(Reuters) - Lyft Inc (LYFT.O) on Thursday said it was rolling out an offer to users in Los Angeles, San Francisco and Chicago to sell their cars in exchange for credit on the ride-hailing platform.
Those who sell their vehicle through Carvana Co (CVNA.N), an online used car retailer, would receive $250 (£194) in Lyft credit and three months of free membership in Lyft’s subscription service Pink.
Lyft Pink membership, which costs $19.99 a month, provides a 15% discount on ride-hailing trips and 90 minutes of complimentary bike-share and electric scooter rides in cities with availability.
The offer is targeted at people who are already considering giving up their car, said Lyft’s senior director for transportation policy, Lilly Shoup. Lyft plans to expand the programme to other cities.
Carvana would not share any profits from the sale of a car with Lyft, Shoup said.
Lyft in September announced changes to its app, allowing users in some cities to compare the cost and travel times of different modes of transportation, including public transit.
The company currently operates bike-share services in eight cities, including in Chicago and San Francisco, and scooters in 20 cities, including Los Angeles and Chicago.
Lyft and larger rival Uber Technologies Inc (UBER.N) have come under fire from officials and advocacy groups in major cities like New York for worsening congestion by significantly added to street traffic as more people ditch public transit in favour of personal rides.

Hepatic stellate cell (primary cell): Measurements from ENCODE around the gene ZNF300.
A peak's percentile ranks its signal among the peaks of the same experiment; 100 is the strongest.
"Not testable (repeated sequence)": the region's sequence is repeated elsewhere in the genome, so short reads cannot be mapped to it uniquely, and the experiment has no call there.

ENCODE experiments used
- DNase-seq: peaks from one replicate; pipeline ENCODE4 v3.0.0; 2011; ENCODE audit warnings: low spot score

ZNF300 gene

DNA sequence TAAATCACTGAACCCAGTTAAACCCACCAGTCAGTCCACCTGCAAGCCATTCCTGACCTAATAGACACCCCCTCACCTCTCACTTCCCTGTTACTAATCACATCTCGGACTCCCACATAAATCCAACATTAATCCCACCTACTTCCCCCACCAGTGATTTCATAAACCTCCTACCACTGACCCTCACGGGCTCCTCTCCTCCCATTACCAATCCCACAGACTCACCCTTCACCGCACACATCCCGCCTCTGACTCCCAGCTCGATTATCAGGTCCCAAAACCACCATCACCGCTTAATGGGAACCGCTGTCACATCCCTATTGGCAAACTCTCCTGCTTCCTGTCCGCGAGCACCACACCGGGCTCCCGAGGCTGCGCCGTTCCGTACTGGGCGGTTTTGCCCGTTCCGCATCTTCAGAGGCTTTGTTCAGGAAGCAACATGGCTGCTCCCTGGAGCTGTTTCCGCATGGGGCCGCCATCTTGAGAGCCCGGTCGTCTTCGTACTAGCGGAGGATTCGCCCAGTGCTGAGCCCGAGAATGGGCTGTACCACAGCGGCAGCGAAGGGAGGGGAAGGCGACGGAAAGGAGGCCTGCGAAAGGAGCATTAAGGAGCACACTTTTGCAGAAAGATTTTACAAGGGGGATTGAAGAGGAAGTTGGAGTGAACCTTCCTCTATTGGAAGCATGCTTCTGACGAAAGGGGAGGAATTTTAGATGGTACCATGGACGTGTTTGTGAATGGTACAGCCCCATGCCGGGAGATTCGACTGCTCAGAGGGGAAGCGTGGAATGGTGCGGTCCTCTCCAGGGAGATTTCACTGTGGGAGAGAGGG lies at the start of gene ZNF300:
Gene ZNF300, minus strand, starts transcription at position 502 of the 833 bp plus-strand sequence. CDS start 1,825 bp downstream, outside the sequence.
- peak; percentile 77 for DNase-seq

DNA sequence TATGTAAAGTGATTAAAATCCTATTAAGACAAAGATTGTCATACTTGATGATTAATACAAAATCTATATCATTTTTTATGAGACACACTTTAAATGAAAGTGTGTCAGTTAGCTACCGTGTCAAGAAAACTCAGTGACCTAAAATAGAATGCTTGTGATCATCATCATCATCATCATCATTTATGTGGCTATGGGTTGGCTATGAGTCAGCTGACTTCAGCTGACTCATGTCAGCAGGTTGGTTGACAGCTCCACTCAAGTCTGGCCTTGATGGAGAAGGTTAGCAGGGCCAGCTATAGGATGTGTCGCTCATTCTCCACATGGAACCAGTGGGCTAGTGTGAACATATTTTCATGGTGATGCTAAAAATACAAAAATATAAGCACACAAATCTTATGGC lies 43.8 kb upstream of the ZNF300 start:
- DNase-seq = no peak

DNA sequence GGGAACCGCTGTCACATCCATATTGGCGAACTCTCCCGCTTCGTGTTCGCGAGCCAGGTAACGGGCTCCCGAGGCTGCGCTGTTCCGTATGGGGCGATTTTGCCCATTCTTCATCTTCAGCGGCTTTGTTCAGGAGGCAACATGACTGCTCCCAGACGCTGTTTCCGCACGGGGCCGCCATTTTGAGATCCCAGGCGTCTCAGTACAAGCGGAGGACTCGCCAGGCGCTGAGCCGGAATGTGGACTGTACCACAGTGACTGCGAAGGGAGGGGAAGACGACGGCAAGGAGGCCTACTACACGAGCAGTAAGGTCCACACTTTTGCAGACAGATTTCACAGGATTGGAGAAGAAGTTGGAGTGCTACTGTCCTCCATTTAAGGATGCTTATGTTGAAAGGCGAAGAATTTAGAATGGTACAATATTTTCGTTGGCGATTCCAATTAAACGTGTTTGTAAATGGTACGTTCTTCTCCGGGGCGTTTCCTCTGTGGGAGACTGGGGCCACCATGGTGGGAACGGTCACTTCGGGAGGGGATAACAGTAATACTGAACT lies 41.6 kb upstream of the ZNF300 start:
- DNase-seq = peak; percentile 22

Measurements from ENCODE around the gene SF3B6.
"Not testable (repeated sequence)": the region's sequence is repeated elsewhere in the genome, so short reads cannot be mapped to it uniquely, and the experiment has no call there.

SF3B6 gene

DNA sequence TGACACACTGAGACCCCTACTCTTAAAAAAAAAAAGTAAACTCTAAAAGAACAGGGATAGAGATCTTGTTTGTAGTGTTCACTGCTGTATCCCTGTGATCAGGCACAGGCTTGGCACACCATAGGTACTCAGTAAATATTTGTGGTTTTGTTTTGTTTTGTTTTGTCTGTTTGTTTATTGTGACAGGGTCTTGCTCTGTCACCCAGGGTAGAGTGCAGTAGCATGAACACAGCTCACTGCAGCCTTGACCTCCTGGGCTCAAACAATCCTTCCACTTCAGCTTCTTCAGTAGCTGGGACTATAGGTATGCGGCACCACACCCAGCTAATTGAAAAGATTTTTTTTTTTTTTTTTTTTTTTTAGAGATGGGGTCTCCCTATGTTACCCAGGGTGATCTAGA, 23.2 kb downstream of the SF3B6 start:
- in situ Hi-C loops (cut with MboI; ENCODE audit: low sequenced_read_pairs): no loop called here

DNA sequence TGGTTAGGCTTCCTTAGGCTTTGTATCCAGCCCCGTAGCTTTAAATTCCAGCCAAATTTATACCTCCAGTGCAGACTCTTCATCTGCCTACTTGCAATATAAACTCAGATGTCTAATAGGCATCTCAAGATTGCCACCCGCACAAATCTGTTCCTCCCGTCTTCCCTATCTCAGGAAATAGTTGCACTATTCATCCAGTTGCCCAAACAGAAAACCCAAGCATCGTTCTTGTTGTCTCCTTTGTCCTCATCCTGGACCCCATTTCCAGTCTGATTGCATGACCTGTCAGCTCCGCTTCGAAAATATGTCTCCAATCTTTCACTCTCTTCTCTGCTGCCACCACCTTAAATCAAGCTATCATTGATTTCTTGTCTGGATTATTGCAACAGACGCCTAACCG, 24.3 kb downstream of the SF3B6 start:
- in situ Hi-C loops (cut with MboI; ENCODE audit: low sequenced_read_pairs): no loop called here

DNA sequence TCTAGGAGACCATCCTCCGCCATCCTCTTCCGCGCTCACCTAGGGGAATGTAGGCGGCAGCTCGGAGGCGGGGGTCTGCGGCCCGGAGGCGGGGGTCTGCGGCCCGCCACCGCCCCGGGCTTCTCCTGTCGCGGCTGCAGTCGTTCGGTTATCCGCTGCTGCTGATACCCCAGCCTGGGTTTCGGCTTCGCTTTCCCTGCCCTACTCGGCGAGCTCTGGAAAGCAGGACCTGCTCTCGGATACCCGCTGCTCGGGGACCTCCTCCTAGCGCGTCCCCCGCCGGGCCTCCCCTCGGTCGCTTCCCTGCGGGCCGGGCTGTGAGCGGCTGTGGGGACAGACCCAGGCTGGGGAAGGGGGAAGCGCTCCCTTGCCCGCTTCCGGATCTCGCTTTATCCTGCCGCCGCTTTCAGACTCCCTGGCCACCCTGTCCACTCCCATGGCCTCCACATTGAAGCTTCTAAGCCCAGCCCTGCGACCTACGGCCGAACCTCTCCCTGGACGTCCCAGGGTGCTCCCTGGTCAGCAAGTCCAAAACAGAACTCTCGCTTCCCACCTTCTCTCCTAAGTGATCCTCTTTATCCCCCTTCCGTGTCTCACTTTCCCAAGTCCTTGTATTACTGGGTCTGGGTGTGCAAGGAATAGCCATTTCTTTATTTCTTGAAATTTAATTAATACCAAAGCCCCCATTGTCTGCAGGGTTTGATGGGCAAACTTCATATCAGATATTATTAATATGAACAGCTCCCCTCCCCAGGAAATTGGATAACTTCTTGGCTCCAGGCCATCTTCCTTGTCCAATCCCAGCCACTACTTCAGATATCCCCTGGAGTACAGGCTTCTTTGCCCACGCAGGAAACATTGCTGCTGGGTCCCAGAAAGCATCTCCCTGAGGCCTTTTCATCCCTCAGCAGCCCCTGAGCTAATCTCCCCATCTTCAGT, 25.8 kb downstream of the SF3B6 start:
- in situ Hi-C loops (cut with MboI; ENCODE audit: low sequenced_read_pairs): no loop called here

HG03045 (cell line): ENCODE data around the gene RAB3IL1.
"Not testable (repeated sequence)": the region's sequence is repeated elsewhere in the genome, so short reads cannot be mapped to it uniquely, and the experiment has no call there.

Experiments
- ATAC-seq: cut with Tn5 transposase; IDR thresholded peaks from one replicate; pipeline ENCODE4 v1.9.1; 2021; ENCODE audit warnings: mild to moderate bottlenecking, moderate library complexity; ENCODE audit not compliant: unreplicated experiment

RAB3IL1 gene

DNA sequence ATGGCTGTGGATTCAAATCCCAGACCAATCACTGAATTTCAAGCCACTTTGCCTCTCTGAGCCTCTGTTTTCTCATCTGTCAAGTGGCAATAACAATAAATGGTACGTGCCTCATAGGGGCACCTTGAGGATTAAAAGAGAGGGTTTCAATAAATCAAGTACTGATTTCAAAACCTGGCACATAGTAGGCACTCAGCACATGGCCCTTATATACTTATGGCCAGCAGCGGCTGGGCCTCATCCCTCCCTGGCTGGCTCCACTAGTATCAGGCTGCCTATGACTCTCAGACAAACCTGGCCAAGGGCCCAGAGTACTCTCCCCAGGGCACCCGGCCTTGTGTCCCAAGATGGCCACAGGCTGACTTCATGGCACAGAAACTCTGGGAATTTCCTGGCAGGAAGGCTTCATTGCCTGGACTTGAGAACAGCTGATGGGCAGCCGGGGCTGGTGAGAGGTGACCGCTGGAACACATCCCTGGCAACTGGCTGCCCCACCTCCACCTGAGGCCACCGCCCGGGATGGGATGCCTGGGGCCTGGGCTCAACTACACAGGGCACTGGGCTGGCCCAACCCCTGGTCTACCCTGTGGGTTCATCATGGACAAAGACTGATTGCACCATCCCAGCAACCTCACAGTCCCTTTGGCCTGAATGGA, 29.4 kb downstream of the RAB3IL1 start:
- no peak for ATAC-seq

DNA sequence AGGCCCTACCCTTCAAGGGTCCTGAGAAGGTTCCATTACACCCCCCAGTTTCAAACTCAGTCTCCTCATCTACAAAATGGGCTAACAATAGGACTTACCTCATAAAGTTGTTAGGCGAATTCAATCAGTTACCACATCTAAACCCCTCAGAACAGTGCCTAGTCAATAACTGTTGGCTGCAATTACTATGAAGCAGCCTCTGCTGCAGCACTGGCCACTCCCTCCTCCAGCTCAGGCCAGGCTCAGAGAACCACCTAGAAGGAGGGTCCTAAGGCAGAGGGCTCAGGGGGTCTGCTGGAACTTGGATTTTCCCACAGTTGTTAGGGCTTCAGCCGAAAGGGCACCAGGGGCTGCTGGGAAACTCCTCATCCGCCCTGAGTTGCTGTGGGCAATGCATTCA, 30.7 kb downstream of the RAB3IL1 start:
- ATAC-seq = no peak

Beginning next week, the Lyft app will also display public transportation options in all three cities targeted as part of the car selling programme.
Shoup said the effort was part of Lyft’s commitment to reduce private car ownership and encourage multi-modal transportation.
Transportation is the fourth-largest household expenditure after healthcare, housing and food, according to the U.S. Department of Transportation, with households spending an average of roughly $9,700 (£7,542) on transportation in 2017.
Asked whether Lyft research had shown its alternative transportation offers to be cheaper than private car ownership, Shoup said those calculations were highly personal and dependent on the individual commuter.
(This story corrects scooter availability in Chicago in paragraph 7, changes paragraph 9 to reflect that transit data is already available as of this week, not next)
Reporting by Tina Bellon in New York; Editing by Bill Berkrot